Like any other profession, there are unique challenges in this field.  Things that make our jobs more difficult than necessary are referred to as thorns and thistles.  (See Gen. 3:17-19.)

One struggle is the long or irregular hours, especially when these professionals go through their rigorous training.  Another is the mountains of paperwork that accompany each patient or client they encounter.  My daughter works as the speech therapist at an elementary school mentioned this specifically a while ago.  It never ends.  Additionally, there are often unexpected delays in insurance approvals for expensive procedures, which can negatively impact the health of patients in their care.  And occasionally, you lose a patient you thought you could save.

Those who serve in professions like these are often perceived as workaholics.  In their defense, I asked this question in my book: Can Christians be doctors, young mothers, or farmers?  Of course they can!  I would not accuse any of them of being workaholics merely because of the extremely long hours they normally have to put in to meet their God-given responsibilities that come with those callings.

However, I would counsel them to find a way to keep the Sabbath in some manner—not as a legalistic requirement but as a pattern for living a balanced, healthy lifestyle, enabling them to rest, worship, and recreate so they can pace themselves to survive and thrive over the long haul.

Final thoughts

As I wrap up this discussion, let me return briefly to the discussion with my surgeon, re: his possible vocation in the New Jerusalem.  He totally surprised me with his reaction that I was so concerned about.  He said that since the majority of his surgical skills involved reinforcing various joints with screws, he could see himself performing carpentry work for all eternity.

What a great perspective!  I appreciate my brother’s humble servant’s heart so much.  This is the power of a transformed life in Christ.

I have one final word for Christians who serve in this field.  God has placed you right where you are to best glorify Him.  You know the Great Physician and you are His healing hands. His power to heal can flow through you to others in very practical ways.  You know the limitations of medicine that often fail to bring healing to many of these finite bodies.  You know that when medicine fails, death is not the end.  You can bring comfort to those who mourn.  You also know that complete healing of the mind, body, and soul is ultimately found in Christ alone.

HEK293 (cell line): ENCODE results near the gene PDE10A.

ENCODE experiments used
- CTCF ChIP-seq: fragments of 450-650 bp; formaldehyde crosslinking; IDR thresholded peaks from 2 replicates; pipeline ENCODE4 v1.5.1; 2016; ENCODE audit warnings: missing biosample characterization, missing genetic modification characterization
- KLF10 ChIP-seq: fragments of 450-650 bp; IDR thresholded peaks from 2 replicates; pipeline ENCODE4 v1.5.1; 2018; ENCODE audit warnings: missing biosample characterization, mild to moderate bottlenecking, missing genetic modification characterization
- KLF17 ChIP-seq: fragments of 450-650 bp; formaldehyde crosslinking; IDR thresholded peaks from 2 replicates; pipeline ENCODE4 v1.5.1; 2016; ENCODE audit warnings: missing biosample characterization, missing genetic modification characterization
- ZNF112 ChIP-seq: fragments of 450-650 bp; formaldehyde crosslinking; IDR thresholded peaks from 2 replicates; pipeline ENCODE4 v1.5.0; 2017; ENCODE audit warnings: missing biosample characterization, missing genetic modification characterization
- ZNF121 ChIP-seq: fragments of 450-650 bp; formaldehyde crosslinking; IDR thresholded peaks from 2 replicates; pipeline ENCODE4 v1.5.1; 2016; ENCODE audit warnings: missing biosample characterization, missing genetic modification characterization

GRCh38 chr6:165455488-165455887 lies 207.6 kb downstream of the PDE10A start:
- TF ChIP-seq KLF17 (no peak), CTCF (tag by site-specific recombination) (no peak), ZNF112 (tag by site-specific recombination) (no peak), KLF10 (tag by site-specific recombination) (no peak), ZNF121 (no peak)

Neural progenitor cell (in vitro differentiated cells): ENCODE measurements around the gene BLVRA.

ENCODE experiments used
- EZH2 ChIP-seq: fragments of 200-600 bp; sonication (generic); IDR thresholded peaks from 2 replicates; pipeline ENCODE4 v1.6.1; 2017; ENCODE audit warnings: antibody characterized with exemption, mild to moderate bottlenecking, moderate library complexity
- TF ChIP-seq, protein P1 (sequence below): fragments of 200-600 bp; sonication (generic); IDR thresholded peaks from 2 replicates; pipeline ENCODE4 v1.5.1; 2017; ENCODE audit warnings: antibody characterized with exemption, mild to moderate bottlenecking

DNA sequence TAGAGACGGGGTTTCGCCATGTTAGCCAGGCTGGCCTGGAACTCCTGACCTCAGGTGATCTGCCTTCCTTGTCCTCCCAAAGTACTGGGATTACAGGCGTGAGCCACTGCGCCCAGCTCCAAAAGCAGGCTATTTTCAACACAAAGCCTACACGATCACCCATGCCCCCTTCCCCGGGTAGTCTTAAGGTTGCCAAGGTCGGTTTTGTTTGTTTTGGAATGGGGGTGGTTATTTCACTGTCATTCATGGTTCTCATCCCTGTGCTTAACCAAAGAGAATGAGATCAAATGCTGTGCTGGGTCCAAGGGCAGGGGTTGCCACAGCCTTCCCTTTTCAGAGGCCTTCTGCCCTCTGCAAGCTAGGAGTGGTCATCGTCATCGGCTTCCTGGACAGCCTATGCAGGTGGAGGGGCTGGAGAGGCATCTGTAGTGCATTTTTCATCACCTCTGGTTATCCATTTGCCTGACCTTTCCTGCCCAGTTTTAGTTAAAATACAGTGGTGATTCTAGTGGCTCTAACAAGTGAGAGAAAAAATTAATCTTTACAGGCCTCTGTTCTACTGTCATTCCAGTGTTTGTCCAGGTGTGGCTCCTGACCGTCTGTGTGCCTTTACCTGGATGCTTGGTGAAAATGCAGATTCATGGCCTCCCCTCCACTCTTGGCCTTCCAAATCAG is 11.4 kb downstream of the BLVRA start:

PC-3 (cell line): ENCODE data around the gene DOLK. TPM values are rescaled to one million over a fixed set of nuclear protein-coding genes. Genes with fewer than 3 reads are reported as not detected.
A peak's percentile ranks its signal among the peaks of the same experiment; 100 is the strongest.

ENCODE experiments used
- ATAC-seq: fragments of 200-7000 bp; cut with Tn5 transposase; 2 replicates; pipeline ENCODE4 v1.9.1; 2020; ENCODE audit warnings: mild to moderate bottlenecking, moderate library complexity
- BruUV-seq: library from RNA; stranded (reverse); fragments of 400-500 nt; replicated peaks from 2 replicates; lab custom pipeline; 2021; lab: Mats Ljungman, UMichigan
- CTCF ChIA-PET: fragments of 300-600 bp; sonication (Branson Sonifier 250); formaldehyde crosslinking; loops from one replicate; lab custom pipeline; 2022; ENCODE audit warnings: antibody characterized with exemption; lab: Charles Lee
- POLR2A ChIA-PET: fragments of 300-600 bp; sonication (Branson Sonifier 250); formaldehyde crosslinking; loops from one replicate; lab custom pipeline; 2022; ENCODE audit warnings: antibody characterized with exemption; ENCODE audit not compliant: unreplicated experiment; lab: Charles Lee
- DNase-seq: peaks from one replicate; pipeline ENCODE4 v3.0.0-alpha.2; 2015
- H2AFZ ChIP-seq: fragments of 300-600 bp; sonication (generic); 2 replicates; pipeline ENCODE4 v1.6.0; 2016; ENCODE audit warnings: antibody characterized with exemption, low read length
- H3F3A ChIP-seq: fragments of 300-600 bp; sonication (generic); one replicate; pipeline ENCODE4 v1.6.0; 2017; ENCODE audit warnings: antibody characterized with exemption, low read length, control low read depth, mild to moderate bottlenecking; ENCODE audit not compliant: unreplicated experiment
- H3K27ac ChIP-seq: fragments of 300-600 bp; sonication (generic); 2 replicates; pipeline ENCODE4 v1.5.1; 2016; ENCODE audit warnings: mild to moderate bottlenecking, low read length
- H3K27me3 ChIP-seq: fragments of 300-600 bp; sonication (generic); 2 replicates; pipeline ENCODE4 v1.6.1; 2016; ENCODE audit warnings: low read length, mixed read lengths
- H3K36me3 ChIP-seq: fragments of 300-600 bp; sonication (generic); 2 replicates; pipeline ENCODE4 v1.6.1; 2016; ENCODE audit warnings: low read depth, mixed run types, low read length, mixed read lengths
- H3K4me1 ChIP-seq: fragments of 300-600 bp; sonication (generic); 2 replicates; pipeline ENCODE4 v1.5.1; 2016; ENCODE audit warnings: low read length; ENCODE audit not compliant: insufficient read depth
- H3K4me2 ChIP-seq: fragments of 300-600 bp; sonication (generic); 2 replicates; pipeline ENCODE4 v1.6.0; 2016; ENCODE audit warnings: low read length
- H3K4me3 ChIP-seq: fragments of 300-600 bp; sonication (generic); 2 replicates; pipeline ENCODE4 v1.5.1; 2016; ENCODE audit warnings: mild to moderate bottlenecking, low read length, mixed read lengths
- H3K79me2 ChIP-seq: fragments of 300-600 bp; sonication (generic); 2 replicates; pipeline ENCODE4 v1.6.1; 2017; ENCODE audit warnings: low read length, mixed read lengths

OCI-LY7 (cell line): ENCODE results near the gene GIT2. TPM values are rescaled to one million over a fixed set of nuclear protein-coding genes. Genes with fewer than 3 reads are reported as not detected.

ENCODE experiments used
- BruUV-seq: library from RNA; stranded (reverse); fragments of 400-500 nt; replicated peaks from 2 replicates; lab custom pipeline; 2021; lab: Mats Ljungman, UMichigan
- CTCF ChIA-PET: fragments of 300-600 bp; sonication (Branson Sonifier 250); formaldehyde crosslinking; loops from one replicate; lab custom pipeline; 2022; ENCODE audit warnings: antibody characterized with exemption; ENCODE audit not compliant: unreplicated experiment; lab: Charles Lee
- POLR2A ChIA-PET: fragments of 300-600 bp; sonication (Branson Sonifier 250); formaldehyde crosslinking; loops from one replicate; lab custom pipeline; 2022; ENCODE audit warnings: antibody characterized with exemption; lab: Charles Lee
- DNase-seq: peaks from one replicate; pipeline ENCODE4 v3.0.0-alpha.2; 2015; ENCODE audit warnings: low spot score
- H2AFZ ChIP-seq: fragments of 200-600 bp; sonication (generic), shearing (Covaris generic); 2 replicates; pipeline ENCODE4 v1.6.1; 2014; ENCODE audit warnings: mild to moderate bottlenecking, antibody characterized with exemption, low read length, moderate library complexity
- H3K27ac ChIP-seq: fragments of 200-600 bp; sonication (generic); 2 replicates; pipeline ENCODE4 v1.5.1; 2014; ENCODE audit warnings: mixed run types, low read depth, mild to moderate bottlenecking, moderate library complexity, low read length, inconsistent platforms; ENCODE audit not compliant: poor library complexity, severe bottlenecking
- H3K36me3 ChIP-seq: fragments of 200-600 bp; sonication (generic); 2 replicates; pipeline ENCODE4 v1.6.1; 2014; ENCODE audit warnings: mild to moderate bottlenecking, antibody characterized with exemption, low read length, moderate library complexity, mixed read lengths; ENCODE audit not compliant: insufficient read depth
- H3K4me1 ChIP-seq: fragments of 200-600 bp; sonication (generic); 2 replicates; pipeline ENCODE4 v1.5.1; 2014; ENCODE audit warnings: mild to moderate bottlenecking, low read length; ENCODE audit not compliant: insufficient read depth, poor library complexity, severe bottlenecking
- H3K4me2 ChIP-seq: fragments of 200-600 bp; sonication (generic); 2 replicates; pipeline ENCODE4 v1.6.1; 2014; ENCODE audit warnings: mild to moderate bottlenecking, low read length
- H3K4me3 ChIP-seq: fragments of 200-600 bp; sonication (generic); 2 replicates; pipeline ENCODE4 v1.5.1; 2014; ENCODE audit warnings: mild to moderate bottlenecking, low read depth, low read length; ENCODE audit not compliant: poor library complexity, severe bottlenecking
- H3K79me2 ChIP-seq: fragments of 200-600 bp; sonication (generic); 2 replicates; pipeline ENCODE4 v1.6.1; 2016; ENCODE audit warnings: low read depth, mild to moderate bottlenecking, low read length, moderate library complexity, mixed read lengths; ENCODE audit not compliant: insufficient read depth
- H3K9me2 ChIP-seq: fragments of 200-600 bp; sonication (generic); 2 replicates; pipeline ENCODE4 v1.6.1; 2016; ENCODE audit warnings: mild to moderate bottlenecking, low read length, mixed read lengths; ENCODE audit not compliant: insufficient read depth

Those whom God uses to heal, keep doing this great work, in His strength and for His glory.

Russ Gehrlein

Master Sergeant Russell E. Gehrlein (U.S. Army, Retired) is a Christian, husband of 38 years, father of three, grandfather of four, blogger, and author of “Immanuel Labor – God’s Presence in our Profession: A Biblical, Theological, and Practical Approach to the Doctrine of Work”, published by WestBow Press in February 2018. He received a B.S. in Mathematics from Colorado State University in 1980 and an M.A. in Biblical Studies from Grand Rapids Theological Seminary in 2015. He is also a former junior/senior high school math and science teacher and youth pastor. Russ currently works as a Department of the Army civilian at Fort Leonard Wood, Missouri.

How Can We Be Agents of Racial Reconciliation?

untitled(Note: This article was written by request for the Institute for Faith, Work & Economics and was published in July 2018.  It was also posted on the Coram Deo blog and the 4Word Women blog.  I invite you to read a related article I wrote on the value of diversity in the workplace in February 2019.)

On a Focus on the Family radio program last fall, I heard Benjamin Watson, an African-American pro football player and Christian speak intelligently, compassionately, and frankly about racial issues.  His balanced and biblical perspective opened my eyes.  Right away, I ordered his book, Under Our Skin: Getting Real About Race – And Getting Free From the Fears and Frustrations That Divide Us.  I finally finished it a few months ago.  This excellent book helped me to understand the challenges that my co-workers of another race face every day.  I would like to offer a brief review.

Watson begins his introduction by taking us to the tragic events that took place in August 2014 in Ferguson, Missouri, two hours from where I live.  Three months later, in November, a grand jury concluded there was no probable cause to indict the white police officer who shot and killed Michael Brown, a black teenager.

Initially, Watson articulated his gut reaction to this decision in a lengthy Facebook post.  He shared that he was angry, fearful, embarrassed, sad, sympathetic, offended, confused, introspective, hopeless, hopeful, and encouraged.  He rearranged and expanded on these feelings, which then became the framework for the chapters in his book.

Injustice should make us angry